When I look at this, I think this market does look stretched to the downside. It feels a bit like a rubber band that’s been pulled back, and it does want to release in the opposite direction. I’m also mindful of a potential head and shoulders formation. If we saw a re-test of the neckline and an upward break, that’s how the Nasdaq could test higher levels. It doesn’t mean prices would continue to follow through on the upside, but that’s what a head and shoulders pattern could do.

And the sort of psychology… the sort of market mindset that I’m seeing and reading about at the moment, it very much fits the personality of the right shoulder of the head and shoulders. This is where the market starts to fall away, with people remaining sceptical, remaining bearish, and expecting lower levels, expecting a new low beneath the patterns head. And when that doesn’t happen, the market then reverses course, and those who are short cover, those who want to buy the early, start coming in, and it fuels an upward move.

That’s the theory behind the head and shoulders. They don’t always work. I’d find they’re not the most reliable of the patterns, but they can be useful. The market could just continue to fall away from here. While that’s not my base case, it’s always a possibility. I’m favouring that we are going to hold and that we do rally. But I don’t think this is a great tradable opportunity. I think it’s one to probably sit and watch.

Let’s take a look at the European stock markets:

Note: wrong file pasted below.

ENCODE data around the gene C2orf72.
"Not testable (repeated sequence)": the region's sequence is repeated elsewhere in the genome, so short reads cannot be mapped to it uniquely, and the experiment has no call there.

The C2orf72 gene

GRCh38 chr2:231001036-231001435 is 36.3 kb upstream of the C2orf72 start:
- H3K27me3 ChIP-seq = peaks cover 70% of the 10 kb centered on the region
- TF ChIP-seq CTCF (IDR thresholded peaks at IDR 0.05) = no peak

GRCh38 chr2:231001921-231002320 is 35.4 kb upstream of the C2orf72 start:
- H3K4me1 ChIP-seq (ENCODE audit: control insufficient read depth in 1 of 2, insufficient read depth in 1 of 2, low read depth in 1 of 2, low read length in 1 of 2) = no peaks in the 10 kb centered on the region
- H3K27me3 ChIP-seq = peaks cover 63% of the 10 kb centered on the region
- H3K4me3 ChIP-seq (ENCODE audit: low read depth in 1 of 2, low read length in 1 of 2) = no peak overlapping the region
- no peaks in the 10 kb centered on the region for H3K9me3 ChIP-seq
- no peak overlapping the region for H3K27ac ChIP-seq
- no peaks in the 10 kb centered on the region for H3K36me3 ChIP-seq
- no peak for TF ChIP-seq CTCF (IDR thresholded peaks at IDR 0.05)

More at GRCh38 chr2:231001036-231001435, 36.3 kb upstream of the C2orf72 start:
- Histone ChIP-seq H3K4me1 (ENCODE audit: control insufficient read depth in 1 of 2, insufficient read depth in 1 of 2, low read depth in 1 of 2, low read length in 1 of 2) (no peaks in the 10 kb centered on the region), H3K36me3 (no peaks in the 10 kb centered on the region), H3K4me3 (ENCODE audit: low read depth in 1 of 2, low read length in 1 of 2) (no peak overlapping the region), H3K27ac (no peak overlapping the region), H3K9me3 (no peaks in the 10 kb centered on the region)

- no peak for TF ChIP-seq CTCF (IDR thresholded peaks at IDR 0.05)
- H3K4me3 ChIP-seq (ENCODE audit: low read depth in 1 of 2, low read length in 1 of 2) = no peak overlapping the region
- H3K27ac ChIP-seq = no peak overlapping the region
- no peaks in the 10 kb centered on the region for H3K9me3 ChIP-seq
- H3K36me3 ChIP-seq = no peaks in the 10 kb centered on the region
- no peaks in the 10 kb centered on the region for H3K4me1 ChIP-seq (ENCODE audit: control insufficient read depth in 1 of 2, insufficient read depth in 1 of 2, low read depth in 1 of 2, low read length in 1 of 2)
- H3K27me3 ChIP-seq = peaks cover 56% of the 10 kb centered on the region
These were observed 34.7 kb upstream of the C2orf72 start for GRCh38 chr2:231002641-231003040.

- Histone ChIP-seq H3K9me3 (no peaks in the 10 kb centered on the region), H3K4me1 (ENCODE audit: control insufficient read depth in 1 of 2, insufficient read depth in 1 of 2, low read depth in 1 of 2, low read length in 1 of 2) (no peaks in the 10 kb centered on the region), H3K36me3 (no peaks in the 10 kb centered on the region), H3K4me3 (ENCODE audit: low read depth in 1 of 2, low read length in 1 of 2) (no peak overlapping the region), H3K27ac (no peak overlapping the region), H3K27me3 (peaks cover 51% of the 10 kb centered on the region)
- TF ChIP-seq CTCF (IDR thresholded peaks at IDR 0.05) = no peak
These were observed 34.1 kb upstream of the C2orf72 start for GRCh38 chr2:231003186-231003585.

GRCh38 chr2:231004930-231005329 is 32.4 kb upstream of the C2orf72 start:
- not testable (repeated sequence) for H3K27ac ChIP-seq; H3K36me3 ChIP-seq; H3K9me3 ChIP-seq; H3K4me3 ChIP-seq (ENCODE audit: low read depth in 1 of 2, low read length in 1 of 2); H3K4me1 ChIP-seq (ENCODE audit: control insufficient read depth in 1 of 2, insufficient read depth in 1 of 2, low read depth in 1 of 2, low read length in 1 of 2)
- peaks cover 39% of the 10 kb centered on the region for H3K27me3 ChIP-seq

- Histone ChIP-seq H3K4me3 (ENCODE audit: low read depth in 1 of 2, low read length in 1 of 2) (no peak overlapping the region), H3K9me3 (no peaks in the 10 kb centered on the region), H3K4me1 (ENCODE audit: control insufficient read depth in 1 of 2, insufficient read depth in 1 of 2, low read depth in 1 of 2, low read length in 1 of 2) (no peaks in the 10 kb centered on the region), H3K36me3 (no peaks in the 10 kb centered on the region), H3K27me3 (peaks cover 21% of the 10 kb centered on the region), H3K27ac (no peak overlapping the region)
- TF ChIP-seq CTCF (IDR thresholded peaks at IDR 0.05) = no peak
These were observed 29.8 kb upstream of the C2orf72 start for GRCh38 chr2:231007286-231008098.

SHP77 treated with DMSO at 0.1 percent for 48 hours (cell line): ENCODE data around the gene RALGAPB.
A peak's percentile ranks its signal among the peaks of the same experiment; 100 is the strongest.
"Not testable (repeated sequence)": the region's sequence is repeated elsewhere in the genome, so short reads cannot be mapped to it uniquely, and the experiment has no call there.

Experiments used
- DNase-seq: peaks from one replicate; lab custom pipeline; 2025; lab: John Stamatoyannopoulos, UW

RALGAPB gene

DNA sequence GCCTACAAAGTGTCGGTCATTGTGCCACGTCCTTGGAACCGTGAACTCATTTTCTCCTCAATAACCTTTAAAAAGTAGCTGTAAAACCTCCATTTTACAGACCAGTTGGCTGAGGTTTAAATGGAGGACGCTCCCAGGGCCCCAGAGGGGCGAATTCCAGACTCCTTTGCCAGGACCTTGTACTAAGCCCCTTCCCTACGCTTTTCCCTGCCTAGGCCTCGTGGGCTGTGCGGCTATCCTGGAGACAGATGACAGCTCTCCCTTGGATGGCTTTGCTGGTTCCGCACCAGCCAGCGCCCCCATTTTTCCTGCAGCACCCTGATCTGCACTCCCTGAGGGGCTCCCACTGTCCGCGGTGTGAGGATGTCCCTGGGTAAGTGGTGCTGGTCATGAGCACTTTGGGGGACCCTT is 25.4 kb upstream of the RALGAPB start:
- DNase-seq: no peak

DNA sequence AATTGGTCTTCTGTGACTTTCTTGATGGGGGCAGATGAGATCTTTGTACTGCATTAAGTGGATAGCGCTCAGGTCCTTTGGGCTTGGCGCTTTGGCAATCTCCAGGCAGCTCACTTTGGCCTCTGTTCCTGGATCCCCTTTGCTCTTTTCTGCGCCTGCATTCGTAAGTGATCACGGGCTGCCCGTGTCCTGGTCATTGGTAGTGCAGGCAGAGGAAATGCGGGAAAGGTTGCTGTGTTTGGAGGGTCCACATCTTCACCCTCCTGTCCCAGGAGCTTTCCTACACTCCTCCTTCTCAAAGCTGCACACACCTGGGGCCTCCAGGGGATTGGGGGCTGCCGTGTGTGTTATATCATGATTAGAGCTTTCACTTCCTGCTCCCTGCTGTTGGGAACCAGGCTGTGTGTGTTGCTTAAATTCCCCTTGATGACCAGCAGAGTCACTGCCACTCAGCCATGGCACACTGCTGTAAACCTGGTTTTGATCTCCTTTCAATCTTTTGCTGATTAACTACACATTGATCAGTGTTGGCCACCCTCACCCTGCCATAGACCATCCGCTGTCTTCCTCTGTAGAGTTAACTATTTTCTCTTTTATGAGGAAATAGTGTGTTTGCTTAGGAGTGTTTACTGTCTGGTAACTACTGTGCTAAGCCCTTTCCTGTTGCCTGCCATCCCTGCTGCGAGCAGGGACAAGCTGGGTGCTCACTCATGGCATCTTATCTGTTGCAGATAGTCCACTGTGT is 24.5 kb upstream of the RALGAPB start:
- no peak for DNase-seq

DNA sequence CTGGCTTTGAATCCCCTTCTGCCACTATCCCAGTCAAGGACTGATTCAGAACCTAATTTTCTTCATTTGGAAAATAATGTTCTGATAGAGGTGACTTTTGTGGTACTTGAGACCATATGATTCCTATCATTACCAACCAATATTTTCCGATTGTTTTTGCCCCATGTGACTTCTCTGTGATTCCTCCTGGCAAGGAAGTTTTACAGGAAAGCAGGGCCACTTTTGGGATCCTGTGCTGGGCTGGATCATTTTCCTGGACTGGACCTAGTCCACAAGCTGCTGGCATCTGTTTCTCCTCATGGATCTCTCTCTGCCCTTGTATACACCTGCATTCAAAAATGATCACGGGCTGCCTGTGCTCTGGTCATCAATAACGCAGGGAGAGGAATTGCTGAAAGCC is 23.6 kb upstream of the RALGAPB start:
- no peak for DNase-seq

This is the Euro Stoxx 50. It contains some of the biggest stocks in Europe. And it’s another market that I’m neutral on. Maybe we’re starting to form a base here. You could very much come up with a case that this is some sort of a basing pattern and that we ultimately push higher.

But for me, the Stoxx 50 is below the 50 and 100-day moving averages. It’s also below a heavy resistance band around 4,050. So to me, it doesn’t seem like an asymmetric trade. It doesn’t stack up to be buying so close to the underside of a resistance band.

What if prices don’t stabilize and then punch higher? What if the Stoxx 50 starts to roll over? The risk-reward just doesn’t suit me. It could move higher, but this is a market which I’d rather pass on. I think there’s better opportunities elsewhere at the moment.

Looking at the German DAX index, it’s a similar sort of pattern. We’ve got the overhead resistance around 14,800, and it’s below the 50 and 100-day moving averages. I’d rather wait and see for now.